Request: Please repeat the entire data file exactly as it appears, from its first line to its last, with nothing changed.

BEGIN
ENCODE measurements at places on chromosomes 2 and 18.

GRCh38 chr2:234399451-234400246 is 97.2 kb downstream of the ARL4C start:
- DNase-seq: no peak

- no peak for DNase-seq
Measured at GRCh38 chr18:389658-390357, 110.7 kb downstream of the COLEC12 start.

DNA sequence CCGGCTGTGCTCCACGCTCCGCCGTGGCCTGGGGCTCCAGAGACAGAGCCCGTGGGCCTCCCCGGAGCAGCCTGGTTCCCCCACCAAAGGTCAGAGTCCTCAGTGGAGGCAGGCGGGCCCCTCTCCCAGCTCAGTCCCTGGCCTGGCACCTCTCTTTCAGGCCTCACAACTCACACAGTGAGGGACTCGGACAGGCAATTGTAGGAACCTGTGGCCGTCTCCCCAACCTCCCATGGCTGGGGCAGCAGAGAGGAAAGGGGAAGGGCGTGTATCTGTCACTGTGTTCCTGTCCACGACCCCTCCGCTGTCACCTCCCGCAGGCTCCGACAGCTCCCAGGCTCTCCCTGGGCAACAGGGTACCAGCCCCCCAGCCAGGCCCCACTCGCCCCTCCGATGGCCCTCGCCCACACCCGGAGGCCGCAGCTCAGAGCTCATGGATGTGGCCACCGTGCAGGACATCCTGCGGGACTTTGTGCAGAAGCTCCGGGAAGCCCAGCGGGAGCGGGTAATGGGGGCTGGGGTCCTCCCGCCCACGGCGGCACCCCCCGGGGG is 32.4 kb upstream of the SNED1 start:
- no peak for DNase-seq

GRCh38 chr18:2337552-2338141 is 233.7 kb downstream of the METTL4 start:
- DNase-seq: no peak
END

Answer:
ENCODE measurements at places on chromosomes 2 and 18.

GRCh38 chr2:234399451-234400246 is 97.2 kb downstream of the ARL4C start:
- DNase-seq: no peak

- no peak for DNase-seq
Measured at GRCh38 chr18:389658-390357, 110.7 kb downstream of the COLEC12 start.

DNA sequence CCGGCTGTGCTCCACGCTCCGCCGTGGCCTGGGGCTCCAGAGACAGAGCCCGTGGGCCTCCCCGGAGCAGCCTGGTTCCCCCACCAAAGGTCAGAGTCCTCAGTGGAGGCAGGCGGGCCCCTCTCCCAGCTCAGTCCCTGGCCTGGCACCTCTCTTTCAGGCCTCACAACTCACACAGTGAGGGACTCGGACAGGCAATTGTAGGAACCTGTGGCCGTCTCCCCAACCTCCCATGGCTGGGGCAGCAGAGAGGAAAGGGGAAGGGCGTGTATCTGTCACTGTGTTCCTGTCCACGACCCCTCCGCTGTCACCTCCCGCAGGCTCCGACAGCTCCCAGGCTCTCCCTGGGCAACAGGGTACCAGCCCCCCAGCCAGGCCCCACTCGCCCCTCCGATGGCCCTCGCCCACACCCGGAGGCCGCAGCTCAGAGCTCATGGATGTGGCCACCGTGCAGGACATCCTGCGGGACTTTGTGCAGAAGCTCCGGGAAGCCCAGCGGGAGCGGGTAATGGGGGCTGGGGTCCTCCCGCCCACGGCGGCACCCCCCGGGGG is 32.4 kb upstream of the SNED1 start:
- no peak for DNase-seq

GRCh38 chr18:2337552-2338141 is 233.7 kb downstream of the METTL4 start:
- DNase-seq: no peak